of his nose — ** if that there baby was grow'd up, he might help 
me to find out the rights and wrongs of this 'ere murder." 

Who so fit P or who so unfit ? Which shall we say P If in 
the wonderful course of events, this little child shall ever have a 
part in dragging a murderer to a murderer's doom, shall it be 
called a monstrous and a terrible outrage of nature, or a ji:»t 
uid a fitting retribution P 



The 17th of February shone out bright and clear, and a frosty 
sunlight Illumined tae windows of the court where Richard 
Marwood stood to be tried for his life. 

Never, perhaps, had that court been so crowded; never, per- 
haps, had there been so much anxiety felt in Slopperton for the 
result of any trial as was felt that day for the issue of the trial 
of Richard Marwood. 

The cold bright sunlight streaming in at the windows seemed 
to fall brightest and coldest on the wan white face of the pri- 
soner at the bar. 

Three months of mental torture had done their work, and had 
written their progress in such characters upon that young and 
once radiant countenance, as Time, in his smooth and peaceful 
course, would have taken years to irace. But Richard Marwood 
was calm to-day, with the awful calmness of that despair which 
is past all hope. Suspense had exhausted him. But he had 
done with sospenseb and felt that his fate was sealed; nnleaa^ 


44 The Trail of tie Serpent 

indeed, Heaven — infinite both in mercy and in power — raised ap 
as by a miracle some earthly instrument to save him. 

The court was one vast sea of eager faces ; for, to the spectv 
tors, this trial waa as a great game of chance, which the counsel 
for the prosecution, the judge, and the jury, played against the 
prisoner and his advocate, and at which the prisoner staked 
nis life. 

There was bnt one opinion in that vast assemblage; and that 
was, that the accused would lose in this dreadful game, and that 
he well deserved to lose. 

There had been betting in Slopperton an the result of this 
awful hazard. For the theorv of chances is to certain minds so 
delightful, that the range of subjects for a wager may ascend 
from a maggot-race to a trial for murder. Some adventurous 
spirits had taken desperate odds against the outsider "Ac- 
auittal;" and many enterprising gentlemen had made what 
tney considered " good books," by putting heavy sums on the 
decided favourite, " Found Guilty." As, nowever, there mi^ht 
be a commutation of the sentence of death to transportation 
for life, some speculators had bet upon the chance of the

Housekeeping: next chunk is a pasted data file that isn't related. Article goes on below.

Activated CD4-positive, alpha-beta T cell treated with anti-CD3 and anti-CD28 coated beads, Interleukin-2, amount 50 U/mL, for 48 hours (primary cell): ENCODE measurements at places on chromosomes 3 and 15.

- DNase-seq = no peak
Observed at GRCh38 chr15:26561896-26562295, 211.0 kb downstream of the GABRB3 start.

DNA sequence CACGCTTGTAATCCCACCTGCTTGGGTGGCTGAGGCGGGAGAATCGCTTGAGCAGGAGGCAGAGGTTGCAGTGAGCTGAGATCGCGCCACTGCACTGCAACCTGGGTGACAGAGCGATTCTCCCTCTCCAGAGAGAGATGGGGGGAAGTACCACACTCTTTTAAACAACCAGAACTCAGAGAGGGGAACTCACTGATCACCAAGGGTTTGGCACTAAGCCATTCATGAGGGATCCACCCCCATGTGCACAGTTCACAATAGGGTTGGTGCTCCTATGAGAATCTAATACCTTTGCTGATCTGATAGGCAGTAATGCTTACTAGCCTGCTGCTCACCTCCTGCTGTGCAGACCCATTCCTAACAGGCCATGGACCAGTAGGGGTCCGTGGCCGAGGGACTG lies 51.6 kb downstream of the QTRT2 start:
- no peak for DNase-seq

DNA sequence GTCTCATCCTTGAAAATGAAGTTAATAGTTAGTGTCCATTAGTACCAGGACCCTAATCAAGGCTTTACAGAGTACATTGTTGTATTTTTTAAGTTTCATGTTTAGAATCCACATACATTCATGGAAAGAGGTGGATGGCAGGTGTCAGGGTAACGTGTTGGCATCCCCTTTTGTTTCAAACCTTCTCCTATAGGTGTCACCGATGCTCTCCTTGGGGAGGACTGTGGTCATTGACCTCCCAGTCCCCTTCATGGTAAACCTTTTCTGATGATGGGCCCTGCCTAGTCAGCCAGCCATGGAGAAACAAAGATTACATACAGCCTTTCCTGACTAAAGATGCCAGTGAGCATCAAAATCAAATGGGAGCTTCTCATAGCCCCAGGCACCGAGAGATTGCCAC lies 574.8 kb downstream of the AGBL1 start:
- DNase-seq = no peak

prisoner being found guilty, but not executed; or, as it had 
been forcibly expressed, had backed ** Penal Servitude" against 

So there were private interests, as well as a pubhc interest, 
among that swellmg ocean of men and women; and Bichard 
had but very few backers in the great and terrible game that 
was being played. 

In a comer of the gallery of the court, high up over the heads 
of the multitude, there was a little spot railed off from the 
public, and accessible only to the officials, or persons introduced 
by them. Here, among two or three policemen, stood our friend 
Mr. Joseph Peters, with his mouth very much on one side, and 
his eyes fixed intently upon the prisoner at the bar. The 
gallery in which he stood faced the dock, though at a great 
distance from it. 

If there was one man in that vast assembly who, next to the 
prisoner, was most wretched, that man was the prisoner's 
counsel. He was young, and this was only his third or fourth 
brief ; and this was, moreover, the first occasion npon which he 
had ever been intrusted with an important case. He was an 
intensely nervous and excitable man, and failure would be to 
him worse than death ; and he felt failure inevitable. He had 
not one inch of ground for the defence; and, in spite of the 
prisoner's repeated protestations of his innocence, he believed 
that prisoner to be guilty. He was an earnest man ; and this 
«62/a/ damped his earnestness. He was a conscientious Tuan; Q.nd 

Seven Zeftert on the Dirty Atpiahet. 45 

he felt that to defend Eicliard Marwood was something like a 
dishonest action. 

The prisoner pleaded "Not guilty" in a firm voice. We 
read of this whenever we read of the trial of a great criminal ; 
we read of the firm voice, the calm demeanonr, the composed 
face, and the dignified bearing ; and we wonder. Wonld it not 
be more wondemd were it otherwise P K we consider the pitch 
to which that man's feelings have been wrought ; the tension of 
every nerve ; the exertion of every force, mental and physical, 
to meet those five or six desperate hours, we wonder no longer. 
The man's life has become a terrible drama, and he is playing